“I can help if you need me to,” I volunteered, hoping to distract myself from my lusty thoughts. “I don’t know what I’m doing, but I’m willing to learn.”

He straightened, pulling his gloves off, and wiped the perspiration from his forehead with the back of his arm. His shirt rode up and I caught a glimpse of defined, tanned abs. I swallowed against the push of lust that hit me, and lifted my chin to meet his gaze.

“Yeah? Would you mind holding this part up while I stretch the wire?” He sounded grateful and I was glad I’d offered to help. This task was most probably a two man job, but since he’d brought me along instead of one of his crew, he was stuck doing all the work.

“Sure.” I wiped my palms on my jeans and then started to grab hold of the fence.

“Wait,” Cort’s voice was sharp. “Hold up.” He pulled an extra pair of gloves from his back pocket. “Wear these. I wouldn’t want to ruin your baby soft hands.”

My lips twitched. “Screw you.”

He grinned. “It’s tempting, but right now we have work to do, City boy.”

An excited thrill went through me at the look in his eyes. He was teasing, but there was a heated flicker deep in his gaze. He took my wrist briefly and he handed me the gloves. The feel of his calloused fingers against my flesh had my knees weak. I pulled my gaze away and slipped on the rawhide gloves.

“That section there. If you can hold it tight I’ll stretch the wires.” Cort tugged on one side of the wire with a hiss and turned his head toward me. “Think you can hold this?” He sounded breathless.

I grabbed the barbwire and pulled with all my strength. I was in good shape for someone who went to the gym, but I didn’t kid myself that I was used to hard, dirty work like Cort. “How’s this?” I panted out my words.

“Perfect.” He slapped my back and went about placing the fence stretcher between the two sections of wire. Once he had both ends secure in the stretcher he met my glance. “You can let go.”

I did as he said and looked at my grimy gloves. I held my arms out at my sides so they wouldn’t touch my jeans. When I looked up Cort was grinning and shaking his head. Then he began to tighten the mechanism on the fence stretcher.

“What?” I asked frowning. “What’s so funny?”

He snorted as he jerked the ratchet on the stretcher. “Nothin’.”

“You’re laughing at me.”

He grinned. “No.”

“Yes.” I kept staring at him.

He chuckled and then finally answered me. “I just think it’s amusing that you’re trying not to get dirty.” He sniggered. “Good luck with that.”

“Of course I don’t want to get dirty.”

“You’re surrounded by cow shit.”

“I’m well aware. But that doesn’t mean I want to get it on me. These gloves look filthy,” I exclaimed. “God knows what’s on them.” I shuddered, examining the stained leather.

“I have a good idea.”

I scrunched my face. “Yuck.”

“If you’re out here working you’re gonna get dirty. You get used to it.” He finished what he was doing and stood back, breathing hard.

“I’m sure you’re right, but excuse me if the idea of having cow feces smeared on me doesn’t excite me.”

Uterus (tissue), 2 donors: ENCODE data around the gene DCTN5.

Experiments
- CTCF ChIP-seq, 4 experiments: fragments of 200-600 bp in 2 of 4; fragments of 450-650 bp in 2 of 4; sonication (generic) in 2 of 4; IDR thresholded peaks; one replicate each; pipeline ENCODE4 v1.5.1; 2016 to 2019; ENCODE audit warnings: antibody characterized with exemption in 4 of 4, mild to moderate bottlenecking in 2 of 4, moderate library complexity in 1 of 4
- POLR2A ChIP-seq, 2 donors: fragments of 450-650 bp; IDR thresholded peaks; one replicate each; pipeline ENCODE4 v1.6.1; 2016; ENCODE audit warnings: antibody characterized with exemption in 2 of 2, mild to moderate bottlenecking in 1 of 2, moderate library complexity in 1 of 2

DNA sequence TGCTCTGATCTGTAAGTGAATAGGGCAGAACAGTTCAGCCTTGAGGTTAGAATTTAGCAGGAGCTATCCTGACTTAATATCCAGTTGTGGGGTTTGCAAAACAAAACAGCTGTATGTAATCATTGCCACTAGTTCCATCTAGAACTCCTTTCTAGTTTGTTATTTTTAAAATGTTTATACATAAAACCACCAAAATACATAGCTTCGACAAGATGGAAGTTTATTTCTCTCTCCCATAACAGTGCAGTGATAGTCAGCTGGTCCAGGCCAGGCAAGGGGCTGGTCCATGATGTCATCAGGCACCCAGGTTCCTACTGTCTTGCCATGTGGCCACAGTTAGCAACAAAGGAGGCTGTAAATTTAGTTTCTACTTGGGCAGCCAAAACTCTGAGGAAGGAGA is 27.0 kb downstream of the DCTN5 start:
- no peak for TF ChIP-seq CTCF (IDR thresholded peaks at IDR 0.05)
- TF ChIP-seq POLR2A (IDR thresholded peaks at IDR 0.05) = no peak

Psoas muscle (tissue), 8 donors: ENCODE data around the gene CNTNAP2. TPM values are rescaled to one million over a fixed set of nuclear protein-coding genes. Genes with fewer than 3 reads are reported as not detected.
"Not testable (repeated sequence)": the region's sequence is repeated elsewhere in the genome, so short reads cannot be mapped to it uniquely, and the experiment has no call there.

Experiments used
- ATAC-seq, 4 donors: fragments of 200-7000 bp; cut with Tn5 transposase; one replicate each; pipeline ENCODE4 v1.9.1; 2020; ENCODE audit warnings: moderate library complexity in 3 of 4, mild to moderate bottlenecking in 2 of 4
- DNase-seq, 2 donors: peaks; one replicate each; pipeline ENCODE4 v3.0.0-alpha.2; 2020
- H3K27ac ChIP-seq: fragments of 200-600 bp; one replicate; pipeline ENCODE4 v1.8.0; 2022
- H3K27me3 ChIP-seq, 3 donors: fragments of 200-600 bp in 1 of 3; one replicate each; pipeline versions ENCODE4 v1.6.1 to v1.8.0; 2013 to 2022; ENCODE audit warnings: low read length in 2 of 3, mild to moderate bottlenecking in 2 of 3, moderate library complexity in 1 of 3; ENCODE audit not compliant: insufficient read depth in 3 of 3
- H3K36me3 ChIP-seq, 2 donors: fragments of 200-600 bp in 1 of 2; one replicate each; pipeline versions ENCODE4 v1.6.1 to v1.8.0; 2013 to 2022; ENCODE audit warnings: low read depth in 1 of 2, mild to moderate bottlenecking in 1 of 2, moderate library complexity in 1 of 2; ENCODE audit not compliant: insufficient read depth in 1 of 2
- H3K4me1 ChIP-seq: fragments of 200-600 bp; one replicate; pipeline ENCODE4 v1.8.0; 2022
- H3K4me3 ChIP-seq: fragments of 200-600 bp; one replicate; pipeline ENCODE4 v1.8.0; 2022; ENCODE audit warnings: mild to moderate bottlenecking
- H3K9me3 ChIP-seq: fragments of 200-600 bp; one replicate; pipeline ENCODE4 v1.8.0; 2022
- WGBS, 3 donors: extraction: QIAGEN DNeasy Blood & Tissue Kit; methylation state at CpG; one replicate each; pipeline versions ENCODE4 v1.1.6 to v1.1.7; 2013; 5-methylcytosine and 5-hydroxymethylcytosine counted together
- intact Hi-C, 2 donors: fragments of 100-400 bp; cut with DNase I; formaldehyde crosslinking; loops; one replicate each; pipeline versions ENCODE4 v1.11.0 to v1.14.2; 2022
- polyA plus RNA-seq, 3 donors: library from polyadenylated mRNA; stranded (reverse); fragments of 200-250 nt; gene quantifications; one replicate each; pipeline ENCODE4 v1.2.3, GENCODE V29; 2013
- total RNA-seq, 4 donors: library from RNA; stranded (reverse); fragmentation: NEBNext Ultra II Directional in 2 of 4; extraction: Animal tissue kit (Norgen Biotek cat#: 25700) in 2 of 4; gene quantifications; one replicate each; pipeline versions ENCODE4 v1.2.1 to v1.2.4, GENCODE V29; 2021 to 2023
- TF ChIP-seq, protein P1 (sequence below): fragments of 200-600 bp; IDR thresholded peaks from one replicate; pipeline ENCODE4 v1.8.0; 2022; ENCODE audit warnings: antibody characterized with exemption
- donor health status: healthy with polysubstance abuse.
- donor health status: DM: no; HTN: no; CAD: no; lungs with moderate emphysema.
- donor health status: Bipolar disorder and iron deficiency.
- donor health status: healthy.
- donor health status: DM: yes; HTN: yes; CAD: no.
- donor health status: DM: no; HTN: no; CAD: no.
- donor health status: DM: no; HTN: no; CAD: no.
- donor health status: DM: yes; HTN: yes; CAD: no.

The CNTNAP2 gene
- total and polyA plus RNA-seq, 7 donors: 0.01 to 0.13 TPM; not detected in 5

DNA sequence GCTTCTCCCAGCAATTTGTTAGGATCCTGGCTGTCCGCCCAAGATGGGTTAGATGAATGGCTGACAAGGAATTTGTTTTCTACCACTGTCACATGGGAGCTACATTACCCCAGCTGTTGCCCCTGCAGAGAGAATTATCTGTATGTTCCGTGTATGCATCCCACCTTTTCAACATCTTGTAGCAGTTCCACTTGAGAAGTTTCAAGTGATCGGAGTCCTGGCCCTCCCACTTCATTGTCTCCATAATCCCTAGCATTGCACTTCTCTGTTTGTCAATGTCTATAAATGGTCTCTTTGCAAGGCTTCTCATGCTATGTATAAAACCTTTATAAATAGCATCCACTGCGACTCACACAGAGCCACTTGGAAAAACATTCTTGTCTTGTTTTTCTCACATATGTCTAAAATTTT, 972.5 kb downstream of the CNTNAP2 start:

He narrowed his gaze. “Sometimes when you do hard work it is unavoidable.”

I pulled off the gloves and handed them to him. “That’s why I prefer to hire others to do the lowly menial labor.”

His jaw hardened and he looked away. “I would expect no less from a rich city slicker.”

I studied his irritable expression, wishing his easy going vibe would return. “I’m mostly kidding.”

“Sure you are. Only I think maybe you aren’t.”

“All I mean is I don’t like getting dirty.”

He returned his steely gaze to mine. “Shocker.”

I gave an uneasy laugh. “It takes all kinds, right? We have the macho types and then the brainy types.”

“Yep,” he snapped.

“Not that macho types can’t be smart too…” I grimaced as I dug myself deeper.

“Wow.” He shook his head.

I frowned at his irritable tone. “Are you mad at me?”


“Look… I’m sorry if I said something insulting. I didn’t mean to.”

“Paul, it doesn’t matter.” He bent down and kicked the roll of barbwire until it was wedged against the fence. “I need to be realistic, that’s all.” He headed toward his horse.

If that sounds like a fun read to you here are a few links:




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Also failed to mention…

3D-Book-TemplateDuring my lazy period *cough, cough* I also neglected to mention another book I released in May. It is called Unleashing Love. How about a blurb and an excerpt to catch you up? 🙂


A year ago Drew dropped out of the corporate world following the death of his boyfriend, Steven. Unable to stomach the cutthroat environment of his old job he starts his own dog walking business. Drew struggles to move forward, consumed by guilt over his lover’s death.

Kyle Bradley is rich, successful and relishes his orderly life. But things get turned upside down when his sister Janie gets sick and he temporarily inherits her dog and her five year old son, Benjamin. Drew can see that Kyle is completely out of his depth with the dog and the child and he offers to help out.

The two men are drawn to one another and as time passes the feelings grow stronger. But Drew is still guilty over Steven’s death and afraid to embark on a relationship with someone who comes from the shallow world he now hates.




I’ve been lax. Forgive me.

I’ve been busy but you’d never know that if you followed me on my WordPress page. I shall try and make a more concerted effort to keep you updated. I have a book coming out from Riptide August 8th which I’m super excited about. But first I want to mention a story I wrote for Dreamspinner Press that was one of my favorite books that I’ve written.